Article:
[ sis-tuh-lee, -lee ]
/ ˈsɪs təˌli, -li /
Physiology. the normal rhythmical contraction of the heart, during which the blood in the chambers is forced onward.Compare diastole.
Classical Prosody. the shortening of a syllable regularly long.
- systems disk,
- systems engineer,
- systems engineering,
- systems software,
- systems theory,
- systolic gallop,
- systolic murmur,
- systolic pressure,
- systolic thrill
Origin of systole
Dictionary.com Unabridged Based on the Random House Unabridged Dictionary, © Random House, Inc. 2019
/ (ˈsɪstəlɪ) /
contraction of the heart, during which blood is pumped into the aorta and the arteries that lead to the lungsCompare diastole
Word Origin for systole
C16: via Late Latin from Greek sustolē, from sustellein to contract; see systaltic
Collins English Dictionary - Complete & Unabridged 2012 Digital Edition © William Collins Sons & Co. Ltd. 1979, 1986 © HarperCollins Publishers 1998, 2000, 2003, 2005, 2006, 2007, 2009, 2012
"periodic contraction of the heart and arteries," 1570s, from Greek systole "contraction," from syn- "together" (see syn-) + stem related to stellein "to bring together, draw in; to put" (see diastole).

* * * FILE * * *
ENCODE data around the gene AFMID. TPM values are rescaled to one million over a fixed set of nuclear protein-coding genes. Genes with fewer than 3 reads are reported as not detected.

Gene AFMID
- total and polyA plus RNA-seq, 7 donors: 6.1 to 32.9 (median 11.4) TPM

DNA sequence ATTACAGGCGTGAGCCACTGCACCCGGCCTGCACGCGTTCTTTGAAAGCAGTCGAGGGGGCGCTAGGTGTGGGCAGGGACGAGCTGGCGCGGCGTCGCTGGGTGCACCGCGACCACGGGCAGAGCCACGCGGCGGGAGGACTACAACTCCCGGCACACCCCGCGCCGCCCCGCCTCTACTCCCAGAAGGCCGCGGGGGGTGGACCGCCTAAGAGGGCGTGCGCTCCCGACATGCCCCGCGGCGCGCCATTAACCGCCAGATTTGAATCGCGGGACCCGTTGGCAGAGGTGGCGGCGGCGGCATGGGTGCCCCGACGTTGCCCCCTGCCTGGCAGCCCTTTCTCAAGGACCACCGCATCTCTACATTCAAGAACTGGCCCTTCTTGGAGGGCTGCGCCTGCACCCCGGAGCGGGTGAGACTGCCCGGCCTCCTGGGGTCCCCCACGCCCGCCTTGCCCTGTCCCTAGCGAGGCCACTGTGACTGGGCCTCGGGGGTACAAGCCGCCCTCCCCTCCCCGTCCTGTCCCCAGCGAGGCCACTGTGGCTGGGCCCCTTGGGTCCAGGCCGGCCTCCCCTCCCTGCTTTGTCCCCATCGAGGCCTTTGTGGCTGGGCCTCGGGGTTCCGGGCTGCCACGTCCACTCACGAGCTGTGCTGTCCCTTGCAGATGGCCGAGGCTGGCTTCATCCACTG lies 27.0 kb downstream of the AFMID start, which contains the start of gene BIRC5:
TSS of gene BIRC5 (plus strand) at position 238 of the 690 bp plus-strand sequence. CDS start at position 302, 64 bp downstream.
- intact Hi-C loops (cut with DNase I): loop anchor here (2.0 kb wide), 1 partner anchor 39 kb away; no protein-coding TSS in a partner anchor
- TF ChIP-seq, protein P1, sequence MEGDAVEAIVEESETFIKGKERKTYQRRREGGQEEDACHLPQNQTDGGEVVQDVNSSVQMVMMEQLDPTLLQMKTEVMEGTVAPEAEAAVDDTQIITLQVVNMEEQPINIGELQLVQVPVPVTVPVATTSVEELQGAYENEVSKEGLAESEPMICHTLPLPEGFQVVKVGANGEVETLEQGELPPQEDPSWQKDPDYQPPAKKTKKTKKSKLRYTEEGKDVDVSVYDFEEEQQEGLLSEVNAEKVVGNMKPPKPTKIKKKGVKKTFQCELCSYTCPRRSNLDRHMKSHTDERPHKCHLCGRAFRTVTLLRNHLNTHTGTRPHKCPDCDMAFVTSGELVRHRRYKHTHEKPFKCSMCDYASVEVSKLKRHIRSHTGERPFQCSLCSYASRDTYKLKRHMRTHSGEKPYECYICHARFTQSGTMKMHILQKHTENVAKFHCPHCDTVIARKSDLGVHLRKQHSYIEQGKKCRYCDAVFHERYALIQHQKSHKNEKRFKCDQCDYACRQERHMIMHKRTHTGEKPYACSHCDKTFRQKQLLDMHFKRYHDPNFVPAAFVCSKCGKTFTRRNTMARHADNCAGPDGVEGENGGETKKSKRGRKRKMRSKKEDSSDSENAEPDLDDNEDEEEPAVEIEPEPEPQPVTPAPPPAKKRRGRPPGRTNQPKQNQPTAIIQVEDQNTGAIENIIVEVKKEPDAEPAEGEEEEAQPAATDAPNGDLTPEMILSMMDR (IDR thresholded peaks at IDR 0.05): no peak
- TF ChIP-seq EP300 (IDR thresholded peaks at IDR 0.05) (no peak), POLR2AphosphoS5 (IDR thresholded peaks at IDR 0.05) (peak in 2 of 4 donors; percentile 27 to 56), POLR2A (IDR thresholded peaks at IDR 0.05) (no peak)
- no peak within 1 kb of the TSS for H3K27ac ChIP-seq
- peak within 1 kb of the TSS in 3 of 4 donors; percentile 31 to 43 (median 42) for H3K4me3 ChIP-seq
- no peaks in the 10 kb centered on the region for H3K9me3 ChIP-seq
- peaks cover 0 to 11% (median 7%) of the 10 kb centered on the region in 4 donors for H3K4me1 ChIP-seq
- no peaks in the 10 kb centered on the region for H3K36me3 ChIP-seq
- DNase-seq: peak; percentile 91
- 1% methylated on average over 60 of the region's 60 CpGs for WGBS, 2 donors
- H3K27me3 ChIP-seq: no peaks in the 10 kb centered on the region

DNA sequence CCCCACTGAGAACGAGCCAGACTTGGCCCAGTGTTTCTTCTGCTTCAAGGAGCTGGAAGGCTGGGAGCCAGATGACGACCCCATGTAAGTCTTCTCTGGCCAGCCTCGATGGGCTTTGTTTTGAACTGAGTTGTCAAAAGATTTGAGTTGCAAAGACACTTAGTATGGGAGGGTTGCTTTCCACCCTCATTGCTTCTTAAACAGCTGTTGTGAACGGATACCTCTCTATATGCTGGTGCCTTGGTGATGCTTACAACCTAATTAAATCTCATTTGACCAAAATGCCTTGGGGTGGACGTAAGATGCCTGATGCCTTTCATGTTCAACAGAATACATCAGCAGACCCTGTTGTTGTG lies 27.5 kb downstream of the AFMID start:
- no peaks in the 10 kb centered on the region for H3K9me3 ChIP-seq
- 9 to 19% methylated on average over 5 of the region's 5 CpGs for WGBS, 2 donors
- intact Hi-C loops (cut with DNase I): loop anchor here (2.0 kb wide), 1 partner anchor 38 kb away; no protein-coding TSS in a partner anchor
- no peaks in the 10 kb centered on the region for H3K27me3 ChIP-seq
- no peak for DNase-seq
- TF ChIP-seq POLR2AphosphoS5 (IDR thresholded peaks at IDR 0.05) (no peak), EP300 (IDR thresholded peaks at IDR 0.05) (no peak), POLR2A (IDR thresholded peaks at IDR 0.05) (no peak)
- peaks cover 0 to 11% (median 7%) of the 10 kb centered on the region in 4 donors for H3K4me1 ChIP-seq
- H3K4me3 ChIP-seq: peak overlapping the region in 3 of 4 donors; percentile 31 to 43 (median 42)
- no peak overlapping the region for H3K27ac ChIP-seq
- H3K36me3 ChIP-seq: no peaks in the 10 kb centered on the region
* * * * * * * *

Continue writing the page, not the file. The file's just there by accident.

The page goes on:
Online Etymology Dictionary, © 2010 Douglas Harper
[ prē-sĭs′tə-lē ]
The interval in the cardiac rhythm immediately preceding systole.
[ sĭs′tə-lē ]
The rhythmic contraction of the heart, especially of the ventricles, by which blood is driven through the aorta and pulmonary artery after each dilation or diastole.miocardia
The American Heritage® Stedman's Medical Dictionary Copyright © 2002, 2001, 1995 by Houghton Mifflin Company. Published by Houghton Mifflin Company.
[ sĭs′tə-lē ]
The period during the normal beating of the heart in which the chambers of the heart, especially the ventricles, contract to force blood into the aorta and pulmonary artery. Compare diastole.
The American Heritage® Science Dictionary Copyright © 2011. Published by Houghton Mifflin Harcourt Publishing Company. All rights reserved.